DEP and EPA Settle Frackwater Radium Issue with Firm

Pittsburgh Business Times
23 May 2013
Anya Litvak, Reporter

Within the span of a few days in early May, Paul Hart signed a lot of documents that would change the way his oil and gas wastewater treatment plants would function in the future.

Besides merging them into a new company, Fluid Recovery Services, and selling that company to Aquatech International, Hart also signed two separate agreements with state and federal regulators that will result in a more than $20 million overhaul of his facilities, and likely an $83,000 penalty from the Environmental Protection Agency.

This started with the Pennsylvania Department of Environmental Protection investigating Hart Resource Technologies and Pennsylvania Brine Treatment for alleged unauthorized discharges of shale wastewater laced with radioactive elements into streams.

In July 2011, the DEP collected sediment samples at PA Brine’s Josephine plant in Indiana County, where discharges were going into Blacklick Creek. The agency found levels of radium 226 in the discharge pipe that were 44 times the drinking water standard, and 20 meters downstream of the discharge at 66 percent above that standard.

The DEP also ordered Hart and PA Brine to hire an outside firm to test for radium all around the facility. That, too, turned up elevated levels.

The next year, the two companies voluntarily tested their other facilities — the Franklin plant in Venango County and the Creekside facility in Indiana County — and also found higher than normal concentrations of radium in the steam bed and stream banks of the Allegheny River and downstream of discharge points.

The conclusion was that the radium was deposited before the spring of 2011, when Hart’s facilities were still accepting Marcellus wastewater. In April 2011, they stopped at DEP's request.

That request, made to the industry as a whole, was the impetus behind Paul Hart’s decision to upgrade his plants, and what ultimately led to their sale to Aquatech, he told me last week.

At that time, before the consent agreements with the DEP and EPA were made public, Hart stressed how important it was for him not to have an adversarial relationship with the DEP and to have his technology blessed by the agency.

The DEP and EPA investigations began a few months after the University of Pittsburgh’s Center for Health Environments and Communities sounded the alarm about the Josephine plant.

Under the direction of Conrad “Dan” Volz, who left Pitt in 2011 because he said it was restricting his anti-fracking activism, the center sampled discharges from that facility into Blacklick Creek in December 2010.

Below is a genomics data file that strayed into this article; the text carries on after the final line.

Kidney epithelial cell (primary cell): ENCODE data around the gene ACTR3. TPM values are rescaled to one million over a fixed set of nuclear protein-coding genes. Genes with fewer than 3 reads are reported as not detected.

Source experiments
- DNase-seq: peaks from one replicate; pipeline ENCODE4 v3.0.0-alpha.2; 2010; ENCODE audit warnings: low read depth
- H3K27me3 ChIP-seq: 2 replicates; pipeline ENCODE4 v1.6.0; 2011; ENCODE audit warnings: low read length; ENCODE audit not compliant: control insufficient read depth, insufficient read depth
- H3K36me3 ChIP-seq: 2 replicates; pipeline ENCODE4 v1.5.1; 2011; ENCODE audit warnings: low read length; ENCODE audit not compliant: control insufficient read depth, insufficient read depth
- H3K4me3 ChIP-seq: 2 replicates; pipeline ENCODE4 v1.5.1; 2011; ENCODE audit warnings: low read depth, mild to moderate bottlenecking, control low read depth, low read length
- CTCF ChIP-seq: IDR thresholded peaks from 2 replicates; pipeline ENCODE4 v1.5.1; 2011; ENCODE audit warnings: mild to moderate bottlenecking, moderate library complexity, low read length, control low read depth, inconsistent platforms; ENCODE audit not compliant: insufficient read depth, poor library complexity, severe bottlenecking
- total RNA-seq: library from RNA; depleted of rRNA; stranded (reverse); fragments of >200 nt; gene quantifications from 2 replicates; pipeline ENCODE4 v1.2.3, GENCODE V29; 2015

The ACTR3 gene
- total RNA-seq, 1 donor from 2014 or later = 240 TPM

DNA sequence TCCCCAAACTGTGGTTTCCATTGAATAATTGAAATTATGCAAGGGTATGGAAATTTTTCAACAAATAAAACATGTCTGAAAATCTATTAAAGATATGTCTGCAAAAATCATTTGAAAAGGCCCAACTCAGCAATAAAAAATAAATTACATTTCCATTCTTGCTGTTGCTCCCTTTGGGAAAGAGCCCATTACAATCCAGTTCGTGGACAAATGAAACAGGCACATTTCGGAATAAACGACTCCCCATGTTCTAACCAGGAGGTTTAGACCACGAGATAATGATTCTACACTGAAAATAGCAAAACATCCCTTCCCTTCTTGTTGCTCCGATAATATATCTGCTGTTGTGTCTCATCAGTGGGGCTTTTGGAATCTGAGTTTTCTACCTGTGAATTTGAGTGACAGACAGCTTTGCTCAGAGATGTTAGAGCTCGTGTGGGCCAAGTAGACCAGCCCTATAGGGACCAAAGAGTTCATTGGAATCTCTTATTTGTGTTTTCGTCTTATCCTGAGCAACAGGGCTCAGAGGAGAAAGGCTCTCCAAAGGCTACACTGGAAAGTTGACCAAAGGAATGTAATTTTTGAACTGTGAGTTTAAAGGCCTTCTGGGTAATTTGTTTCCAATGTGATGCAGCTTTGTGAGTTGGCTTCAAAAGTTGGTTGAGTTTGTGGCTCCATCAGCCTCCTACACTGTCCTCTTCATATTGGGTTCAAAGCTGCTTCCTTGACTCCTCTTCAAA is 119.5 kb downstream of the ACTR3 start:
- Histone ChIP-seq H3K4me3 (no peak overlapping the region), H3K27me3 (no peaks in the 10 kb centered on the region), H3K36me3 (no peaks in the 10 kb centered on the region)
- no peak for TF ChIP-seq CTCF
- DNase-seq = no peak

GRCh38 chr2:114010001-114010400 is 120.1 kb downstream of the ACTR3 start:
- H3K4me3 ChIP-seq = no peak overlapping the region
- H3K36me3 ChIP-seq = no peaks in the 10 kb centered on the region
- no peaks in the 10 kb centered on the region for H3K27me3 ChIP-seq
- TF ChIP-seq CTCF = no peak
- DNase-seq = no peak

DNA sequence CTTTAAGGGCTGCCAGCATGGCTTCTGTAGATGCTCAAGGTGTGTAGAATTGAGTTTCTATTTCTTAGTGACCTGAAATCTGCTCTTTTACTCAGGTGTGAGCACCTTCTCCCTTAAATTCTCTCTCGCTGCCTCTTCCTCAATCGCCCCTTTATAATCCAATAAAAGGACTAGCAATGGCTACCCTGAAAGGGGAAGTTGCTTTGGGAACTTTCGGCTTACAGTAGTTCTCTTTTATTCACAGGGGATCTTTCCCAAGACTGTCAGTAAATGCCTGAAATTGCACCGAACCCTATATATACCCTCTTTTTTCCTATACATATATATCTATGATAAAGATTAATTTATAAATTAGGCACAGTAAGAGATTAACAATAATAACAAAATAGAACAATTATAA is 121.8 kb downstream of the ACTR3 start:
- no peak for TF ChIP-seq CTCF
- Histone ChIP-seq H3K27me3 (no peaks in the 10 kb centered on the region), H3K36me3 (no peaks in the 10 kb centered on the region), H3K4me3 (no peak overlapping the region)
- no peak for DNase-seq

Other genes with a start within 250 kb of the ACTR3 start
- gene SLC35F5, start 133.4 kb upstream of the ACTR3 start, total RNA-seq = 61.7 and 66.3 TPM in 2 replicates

Volz even highlighted the elevated pollutant levels he found there in Congressional testimony in April 2011, though he had not yet tested for radioactivity levels.

DEP spokesman Kevin Sunday said the agency's investigation started as part of an effort to develop a methodology for analyzing sediments for radiation from shale frack water.

In January 2013, the DEP announced a “comprehensive oil and gas development radiation study” and in that announcement stated that its sampling of rivers and streams around wastewater plants showed no cause for alarm.

“Most results showed no detectable levels of radioactivity, and the levels that were detectable did not exceed safe drinking water standards,” the agency’s statement said.

That was in-stream monitoring, Sunday said. The sediment samples taken in 2011 from Blacklick Creek where the Josephine plant was discharging water, are a different story.

Still, both the DEP and company officials stressed there was no danger to the health of plant workers or people walking by the stream at Josephine.

Now, the facilities, owned by Aquatech, are undergoing a makeover.

“The sense is that the current FRS management is essentially the white knight,” Devesh Mittal, vice president and general manager of Aquatech Energy Services, told me Thursday.

“Essentially the approach is that whatever happened in the past should not happen. It is not conducive to the environment and to growth and being able to deliver these services to the industry,” he said.

FRS already has two other plants that will be handling Marcellus wastewater before the original three are outfitted with necessary technology. A new plant in Tioga County opened a few weeks ago and another one is being built in Rouseville.

Mittal said the company has started the permitting process to upgrade the Josephine plant, but doesn’t have a timeline for Creekside and Franklin.

Anya Litvak covers energy, transportation, gaming, engineering and construction. Contact her at or 412-208-3824.